Privacy Matters in a World That is No Longer Private
Cyber Security, High Technology, Social Media, Technology Posted Aug 2, 2019 by Shannon Kelley
With chatter surrounding Facebook’s security and privacy data use issues, I’m sure there have been some conflicting feelings about whether or not you let go of your online identity. However, you and I both know you’re probably not going to do that. It’s okay, we don’t blame you.
Social media has become an increasingly desirable alternative universe to live through. It can connect us to billions of people each day and yet, while there are benefits to having that, there are also issues that tend to go unnoticed: security, privacy and data protection. Luckily, I’m here to give you some guidance!
Being the most widely used social media platform across the globe, Facebook has built a communication empire where pages and groups have become the “go-to” for websites, companies, and organizations. By owning Instagram and WhatsApp, Facebook leads in online posts and communication, often replacing the once popular method of calls, texts, and email. However, users are so quick to trust these outlets because of their popularity that they forget how easily they can be taken advantage of.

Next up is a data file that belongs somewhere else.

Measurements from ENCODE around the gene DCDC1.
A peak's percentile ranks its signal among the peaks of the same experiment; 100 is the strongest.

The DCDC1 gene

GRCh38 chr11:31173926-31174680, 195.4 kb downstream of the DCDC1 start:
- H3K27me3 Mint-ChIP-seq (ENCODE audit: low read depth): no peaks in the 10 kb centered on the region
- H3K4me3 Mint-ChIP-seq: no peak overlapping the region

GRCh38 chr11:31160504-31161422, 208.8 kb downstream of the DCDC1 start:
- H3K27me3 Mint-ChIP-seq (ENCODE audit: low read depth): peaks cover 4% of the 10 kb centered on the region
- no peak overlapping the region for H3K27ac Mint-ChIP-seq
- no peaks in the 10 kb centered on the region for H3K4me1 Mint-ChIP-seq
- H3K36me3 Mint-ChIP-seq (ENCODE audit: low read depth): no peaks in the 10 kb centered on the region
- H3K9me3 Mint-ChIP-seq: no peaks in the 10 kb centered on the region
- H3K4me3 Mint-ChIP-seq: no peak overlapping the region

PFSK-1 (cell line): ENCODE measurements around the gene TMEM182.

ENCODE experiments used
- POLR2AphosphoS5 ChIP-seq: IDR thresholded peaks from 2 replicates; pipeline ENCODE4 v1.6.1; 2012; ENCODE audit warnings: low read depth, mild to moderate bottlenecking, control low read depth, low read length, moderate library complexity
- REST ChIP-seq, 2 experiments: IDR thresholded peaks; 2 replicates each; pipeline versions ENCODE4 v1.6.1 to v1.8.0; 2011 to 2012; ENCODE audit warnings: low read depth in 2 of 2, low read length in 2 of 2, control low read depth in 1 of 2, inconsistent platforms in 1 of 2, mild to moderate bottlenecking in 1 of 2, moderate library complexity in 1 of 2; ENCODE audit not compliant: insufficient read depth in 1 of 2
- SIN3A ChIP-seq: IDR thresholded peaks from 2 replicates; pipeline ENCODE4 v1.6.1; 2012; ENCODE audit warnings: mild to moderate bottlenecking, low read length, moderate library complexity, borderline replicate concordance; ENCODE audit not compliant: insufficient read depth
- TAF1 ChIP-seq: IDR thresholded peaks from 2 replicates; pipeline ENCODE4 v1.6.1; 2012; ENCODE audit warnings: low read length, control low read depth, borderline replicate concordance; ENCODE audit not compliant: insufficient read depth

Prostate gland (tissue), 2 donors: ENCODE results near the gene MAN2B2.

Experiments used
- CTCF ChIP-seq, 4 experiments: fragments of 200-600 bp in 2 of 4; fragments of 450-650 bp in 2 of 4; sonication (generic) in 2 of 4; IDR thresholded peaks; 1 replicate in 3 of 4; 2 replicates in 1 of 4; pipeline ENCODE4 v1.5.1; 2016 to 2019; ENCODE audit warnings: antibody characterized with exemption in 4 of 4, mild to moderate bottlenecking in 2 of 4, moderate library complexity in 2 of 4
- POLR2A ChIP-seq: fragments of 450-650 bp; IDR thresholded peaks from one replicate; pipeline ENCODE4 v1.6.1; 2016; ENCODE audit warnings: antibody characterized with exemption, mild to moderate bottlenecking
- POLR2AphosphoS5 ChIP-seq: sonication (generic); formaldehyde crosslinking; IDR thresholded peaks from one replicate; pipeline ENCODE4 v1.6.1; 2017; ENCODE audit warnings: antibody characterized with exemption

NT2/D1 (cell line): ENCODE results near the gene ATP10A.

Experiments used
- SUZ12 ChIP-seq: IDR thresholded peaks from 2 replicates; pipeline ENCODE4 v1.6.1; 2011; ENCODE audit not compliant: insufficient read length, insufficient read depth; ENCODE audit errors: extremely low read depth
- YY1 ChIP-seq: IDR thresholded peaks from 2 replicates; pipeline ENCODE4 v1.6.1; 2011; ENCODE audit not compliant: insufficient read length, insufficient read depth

If you haven’t seen it all over the news yet, Facebook was recently fined $5 billion by the Federal Trade Commission (FTC) for misusing their privacy settings. They took phone numbers from accounts (which should only be used for security purposes) and used them to target advertisements. One other key issue is their facial recognition feature. With 2.5 billion monthly users uploading hundreds of millions of photos a day, Facebook has developed the largest and most accurate database of faces. If a breach were to happen with any other source of sensitive data points, such as a credit card, that information can easily be changed. But let’s face it (no pun intended), you can’t change your face!